My final humiliation came several hundred years after my death when one of the so--called "Church Fathers" took my story and interpreted it to mean that I was a prostitute saved by Jesus from the life of a common whore. I swear to you, I was never a whore, I never sold myself, nor did I give myself to any man save one, and him I shall not name. I was not, as some claim, Jesus' wife, although in many ways I was closer to him than any wife, and there was no impropriety between us. He loved me, but he loved God more, and so he followed God's wishes and commandments and that was enough for me. Still, the shameful label and brand was laid on my soul for centuries after that.

Not until a few years ago was I redeemed a third time, redeemed and restored with my name intact and my own, without the label "prostitute." I regret only that my voice was silenced for so long. I had words from Jesus that should have been passed on but were passed over instead. Still, I can serve as a guide, a mentor, to women who find themselves disbelieved and devalued.

I can ask that you, as women, seek to cast out the demons of prejudice, mysogyny, toxic patriarchialism and sexual exploitation. I can ask that you help me to follow the path of the Healer who taught me that all of God's children have value, something many of the "righteous" and "church fathers" had and have forgotten in their quest for power and prestige. I ask, no, I pray that you will seek the redemption of others, not just of their immortal souls but their very beings, their bodies, their brains as well as their wombs. Let them no more be degraded and dishonored but raised to places of equality and strength.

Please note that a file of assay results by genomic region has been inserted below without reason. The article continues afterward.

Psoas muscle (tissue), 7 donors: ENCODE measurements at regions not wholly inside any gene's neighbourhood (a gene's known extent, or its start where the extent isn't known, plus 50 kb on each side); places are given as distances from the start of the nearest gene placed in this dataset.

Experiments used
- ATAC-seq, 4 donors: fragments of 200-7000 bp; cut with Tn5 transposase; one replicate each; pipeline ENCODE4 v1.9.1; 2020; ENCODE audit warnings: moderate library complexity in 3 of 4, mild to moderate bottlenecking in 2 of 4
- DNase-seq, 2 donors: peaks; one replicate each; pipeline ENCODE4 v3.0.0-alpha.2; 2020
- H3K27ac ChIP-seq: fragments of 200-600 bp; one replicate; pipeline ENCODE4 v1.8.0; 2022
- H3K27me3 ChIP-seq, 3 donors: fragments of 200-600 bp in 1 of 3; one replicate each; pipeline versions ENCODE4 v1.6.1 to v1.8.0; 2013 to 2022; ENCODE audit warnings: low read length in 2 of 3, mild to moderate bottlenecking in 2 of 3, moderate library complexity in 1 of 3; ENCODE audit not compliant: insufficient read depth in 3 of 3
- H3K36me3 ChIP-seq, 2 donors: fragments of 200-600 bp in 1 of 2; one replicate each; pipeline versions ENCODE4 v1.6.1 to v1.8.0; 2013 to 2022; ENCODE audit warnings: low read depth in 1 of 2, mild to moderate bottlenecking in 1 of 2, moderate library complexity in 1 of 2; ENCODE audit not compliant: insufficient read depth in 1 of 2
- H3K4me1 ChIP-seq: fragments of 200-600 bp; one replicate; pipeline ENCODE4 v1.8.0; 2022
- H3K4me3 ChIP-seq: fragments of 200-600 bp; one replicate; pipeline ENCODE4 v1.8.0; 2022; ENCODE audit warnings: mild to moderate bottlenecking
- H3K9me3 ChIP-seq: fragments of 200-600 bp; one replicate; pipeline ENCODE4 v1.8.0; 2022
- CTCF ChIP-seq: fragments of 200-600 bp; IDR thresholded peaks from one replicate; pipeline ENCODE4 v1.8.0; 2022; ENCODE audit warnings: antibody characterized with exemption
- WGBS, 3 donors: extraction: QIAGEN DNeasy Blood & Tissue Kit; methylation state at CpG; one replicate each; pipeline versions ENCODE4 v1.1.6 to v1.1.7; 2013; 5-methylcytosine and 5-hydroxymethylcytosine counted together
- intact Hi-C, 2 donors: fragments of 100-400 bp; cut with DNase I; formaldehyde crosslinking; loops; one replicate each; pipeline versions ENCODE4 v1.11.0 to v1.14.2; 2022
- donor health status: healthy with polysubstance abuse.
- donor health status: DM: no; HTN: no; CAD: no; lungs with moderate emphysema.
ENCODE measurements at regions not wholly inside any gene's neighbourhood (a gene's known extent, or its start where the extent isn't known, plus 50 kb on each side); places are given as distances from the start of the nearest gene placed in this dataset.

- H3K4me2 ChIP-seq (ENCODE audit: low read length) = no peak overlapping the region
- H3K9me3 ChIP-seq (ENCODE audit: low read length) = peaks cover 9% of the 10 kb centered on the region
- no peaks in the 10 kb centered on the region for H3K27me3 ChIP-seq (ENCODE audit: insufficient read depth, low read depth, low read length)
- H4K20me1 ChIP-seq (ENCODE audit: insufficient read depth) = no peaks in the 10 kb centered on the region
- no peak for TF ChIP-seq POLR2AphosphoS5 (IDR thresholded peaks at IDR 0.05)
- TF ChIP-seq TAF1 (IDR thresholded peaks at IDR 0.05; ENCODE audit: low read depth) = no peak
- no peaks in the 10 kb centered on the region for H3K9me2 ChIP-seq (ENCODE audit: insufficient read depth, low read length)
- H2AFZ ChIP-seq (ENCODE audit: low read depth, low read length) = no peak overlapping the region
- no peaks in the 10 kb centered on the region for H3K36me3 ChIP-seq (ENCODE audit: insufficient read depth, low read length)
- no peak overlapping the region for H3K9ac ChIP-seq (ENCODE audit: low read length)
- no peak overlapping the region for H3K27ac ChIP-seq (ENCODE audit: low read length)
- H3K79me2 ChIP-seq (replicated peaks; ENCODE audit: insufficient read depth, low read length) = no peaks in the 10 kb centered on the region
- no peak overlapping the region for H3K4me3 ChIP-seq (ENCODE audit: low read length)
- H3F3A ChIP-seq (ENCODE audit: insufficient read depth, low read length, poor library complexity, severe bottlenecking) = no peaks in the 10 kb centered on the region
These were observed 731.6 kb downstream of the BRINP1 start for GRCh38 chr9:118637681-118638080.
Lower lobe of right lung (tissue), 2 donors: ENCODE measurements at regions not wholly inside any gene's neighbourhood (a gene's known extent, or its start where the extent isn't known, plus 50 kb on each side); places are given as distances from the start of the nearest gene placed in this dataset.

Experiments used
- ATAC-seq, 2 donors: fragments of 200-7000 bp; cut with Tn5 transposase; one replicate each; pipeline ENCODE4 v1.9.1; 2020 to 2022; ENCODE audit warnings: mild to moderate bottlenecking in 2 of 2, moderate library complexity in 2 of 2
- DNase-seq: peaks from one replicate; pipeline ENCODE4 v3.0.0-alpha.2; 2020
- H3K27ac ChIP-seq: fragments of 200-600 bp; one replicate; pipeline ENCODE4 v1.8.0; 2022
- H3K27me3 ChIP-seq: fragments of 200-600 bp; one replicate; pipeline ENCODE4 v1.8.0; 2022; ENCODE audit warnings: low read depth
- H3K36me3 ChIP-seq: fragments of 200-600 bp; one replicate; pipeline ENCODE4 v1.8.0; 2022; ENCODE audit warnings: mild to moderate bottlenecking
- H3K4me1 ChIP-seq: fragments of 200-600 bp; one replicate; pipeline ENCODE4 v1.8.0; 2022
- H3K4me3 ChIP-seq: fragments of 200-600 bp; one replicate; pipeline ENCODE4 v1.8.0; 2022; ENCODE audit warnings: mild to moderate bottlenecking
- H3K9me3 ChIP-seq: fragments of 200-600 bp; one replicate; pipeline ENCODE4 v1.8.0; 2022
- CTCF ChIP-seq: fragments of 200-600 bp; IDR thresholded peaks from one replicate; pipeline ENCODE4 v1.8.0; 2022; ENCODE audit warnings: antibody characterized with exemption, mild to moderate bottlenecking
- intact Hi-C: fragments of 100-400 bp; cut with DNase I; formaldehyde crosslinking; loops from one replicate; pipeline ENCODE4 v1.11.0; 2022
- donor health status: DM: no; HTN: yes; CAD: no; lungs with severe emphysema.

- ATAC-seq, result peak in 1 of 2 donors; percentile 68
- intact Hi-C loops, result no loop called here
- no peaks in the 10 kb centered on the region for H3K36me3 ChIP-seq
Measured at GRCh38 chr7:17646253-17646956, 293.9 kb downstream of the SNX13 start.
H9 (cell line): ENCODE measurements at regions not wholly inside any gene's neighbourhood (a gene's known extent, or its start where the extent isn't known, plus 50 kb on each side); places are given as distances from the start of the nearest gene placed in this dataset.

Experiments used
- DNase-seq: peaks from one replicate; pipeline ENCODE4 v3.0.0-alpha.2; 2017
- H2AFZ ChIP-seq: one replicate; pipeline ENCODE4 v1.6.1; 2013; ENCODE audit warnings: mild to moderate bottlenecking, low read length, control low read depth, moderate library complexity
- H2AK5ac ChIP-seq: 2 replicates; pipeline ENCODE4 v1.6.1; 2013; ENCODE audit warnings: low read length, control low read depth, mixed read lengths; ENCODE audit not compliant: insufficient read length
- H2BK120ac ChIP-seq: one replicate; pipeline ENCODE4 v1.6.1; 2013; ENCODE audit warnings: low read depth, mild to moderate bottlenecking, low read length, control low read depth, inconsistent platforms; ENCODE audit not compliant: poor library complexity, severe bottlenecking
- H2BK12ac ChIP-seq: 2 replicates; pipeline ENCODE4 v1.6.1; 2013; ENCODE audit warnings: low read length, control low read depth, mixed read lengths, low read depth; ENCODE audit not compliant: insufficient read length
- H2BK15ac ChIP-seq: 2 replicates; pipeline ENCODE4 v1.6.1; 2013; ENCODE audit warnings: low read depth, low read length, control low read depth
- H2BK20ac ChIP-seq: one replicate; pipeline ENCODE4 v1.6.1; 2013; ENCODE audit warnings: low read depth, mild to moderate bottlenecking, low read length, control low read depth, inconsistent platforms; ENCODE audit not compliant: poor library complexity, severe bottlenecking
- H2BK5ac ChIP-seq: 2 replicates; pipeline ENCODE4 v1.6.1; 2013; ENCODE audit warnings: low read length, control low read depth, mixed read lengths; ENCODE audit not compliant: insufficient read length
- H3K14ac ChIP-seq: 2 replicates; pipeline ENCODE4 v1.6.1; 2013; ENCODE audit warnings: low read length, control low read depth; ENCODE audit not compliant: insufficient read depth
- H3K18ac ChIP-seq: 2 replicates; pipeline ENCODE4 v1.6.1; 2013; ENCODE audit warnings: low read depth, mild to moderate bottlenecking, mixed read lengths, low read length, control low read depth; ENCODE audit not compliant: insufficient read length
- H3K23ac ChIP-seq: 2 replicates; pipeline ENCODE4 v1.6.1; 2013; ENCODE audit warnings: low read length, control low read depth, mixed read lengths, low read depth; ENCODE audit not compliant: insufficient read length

I opened my eyes, ears and heart to my Healer and he healed more than my "demons." I stood at the cross when the men were afraid to show their faces. I went to the tomb to give cleansing and honor to a man who bore a dishonorable death. I taught until I was silenced by those who had other motives. God finally turned the hearts of those who robbed me of my honor and my good name. Do not rest until all those whose honor and good names have been ruined have been restored and redeemed.

It will be my fourth redemption - and the redemption of millions with me.

Sunday, July 17, 2011


I have several plants in my office. I've had them for almost 4 years and I've watched them grow. Inevitably, plants outgrow the pots they're in and that means it's time to move'em. That time came for one of them this weekend, a nice little palm that was telling me that it needed something more than it had. Ok, I got the hint. I bought it a nice new pot and, in spite of 110° on the patio, I stood there and repotted it before bringing it back into the house to wait until we both go to the office tomorrow.

While potting this plant I found an outdoor one that was starting to look scraggy and had roots coming out of the bottom of the pot it was in, so I found another pot and bunged it in. It looks happier now too.

Oddly enough, this afternoon I was sort of dozing in front of the TV when the channel I had selected began talking about pots, the kind found on archaeological digs, and what they represented. Whether whole or in shards, pots tell stories, perhaps incomplete ones, but still there are stories there. Did they contain oil, or water, or wine? Did they contain dates or grain or raisins? Were they works of art with decorations on them or were they ordinary pots perhaps with nothing on them or perhaps just a scribble or a cartouche or some sort of mark. Just a squiggle on a pot shard can tell an archaeologist a lot about how that piece got where it was found. Did it come from a local potter or from far away? Was it part of someone's kitchen or some storekeeper's stock? What can it tell us about when it was made as well as where? What can it tell us about the world in which it existed?